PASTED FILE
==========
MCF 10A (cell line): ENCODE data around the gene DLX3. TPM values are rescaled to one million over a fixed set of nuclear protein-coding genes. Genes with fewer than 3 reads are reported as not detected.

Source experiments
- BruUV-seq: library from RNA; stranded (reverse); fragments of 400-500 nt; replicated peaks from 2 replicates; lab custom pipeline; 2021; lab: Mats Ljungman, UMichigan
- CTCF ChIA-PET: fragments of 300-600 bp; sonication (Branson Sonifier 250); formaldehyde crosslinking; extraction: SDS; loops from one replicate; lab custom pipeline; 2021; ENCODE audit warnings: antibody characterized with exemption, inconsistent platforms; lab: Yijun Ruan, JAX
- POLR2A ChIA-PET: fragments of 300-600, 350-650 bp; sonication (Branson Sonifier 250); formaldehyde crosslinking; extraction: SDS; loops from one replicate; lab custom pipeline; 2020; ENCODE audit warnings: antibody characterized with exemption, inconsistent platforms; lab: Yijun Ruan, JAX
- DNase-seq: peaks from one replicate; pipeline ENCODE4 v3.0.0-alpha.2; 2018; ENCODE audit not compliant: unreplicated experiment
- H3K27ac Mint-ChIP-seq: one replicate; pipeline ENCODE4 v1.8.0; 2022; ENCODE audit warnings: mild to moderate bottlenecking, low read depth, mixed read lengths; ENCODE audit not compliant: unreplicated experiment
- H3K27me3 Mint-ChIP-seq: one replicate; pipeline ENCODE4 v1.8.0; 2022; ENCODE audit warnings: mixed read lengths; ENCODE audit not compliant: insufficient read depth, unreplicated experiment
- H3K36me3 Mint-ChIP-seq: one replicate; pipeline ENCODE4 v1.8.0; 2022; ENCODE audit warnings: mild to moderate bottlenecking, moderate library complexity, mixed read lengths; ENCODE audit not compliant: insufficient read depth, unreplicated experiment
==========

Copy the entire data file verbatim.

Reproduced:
MCF 10A (cell line): ENCODE data around the gene DLX3. TPM values are rescaled to one million over a fixed set of nuclear protein-coding genes. Genes with fewer than 3 reads are reported as not detected.

Source experiments
- BruUV-seq: library from RNA; stranded (reverse); fragments of 400-500 nt; replicated peaks from 2 replicates; lab custom pipeline; 2021; lab: Mats Ljungman, UMichigan
- CTCF ChIA-PET: fragments of 300-600 bp; sonication (Branson Sonifier 250); formaldehyde crosslinking; extraction: SDS; loops from one replicate; lab custom pipeline; 2021; ENCODE audit warnings: antibody characterized with exemption, inconsistent platforms; lab: Yijun Ruan, JAX
- POLR2A ChIA-PET: fragments of 300-600, 350-650 bp; sonication (Branson Sonifier 250); formaldehyde crosslinking; extraction: SDS; loops from one replicate; lab custom pipeline; 2020; ENCODE audit warnings: antibody characterized with exemption, inconsistent platforms; lab: Yijun Ruan, JAX
- DNase-seq: peaks from one replicate; pipeline ENCODE4 v3.0.0-alpha.2; 2018; ENCODE audit not compliant: unreplicated experiment
- H3K27ac Mint-ChIP-seq: one replicate; pipeline ENCODE4 v1.8.0; 2022; ENCODE audit warnings: mild to moderate bottlenecking, low read depth, mixed read lengths; ENCODE audit not compliant: unreplicated experiment
- H3K27me3 Mint-ChIP-seq: one replicate; pipeline ENCODE4 v1.8.0; 2022; ENCODE audit warnings: mixed read lengths; ENCODE audit not compliant: insufficient read depth, unreplicated experiment
- H3K36me3 Mint-ChIP-seq: one replicate; pipeline ENCODE4 v1.8.0; 2022; ENCODE audit warnings: mild to moderate bottlenecking, moderate library complexity, mixed read lengths; ENCODE audit not compliant: insufficient read depth, unreplicated experiment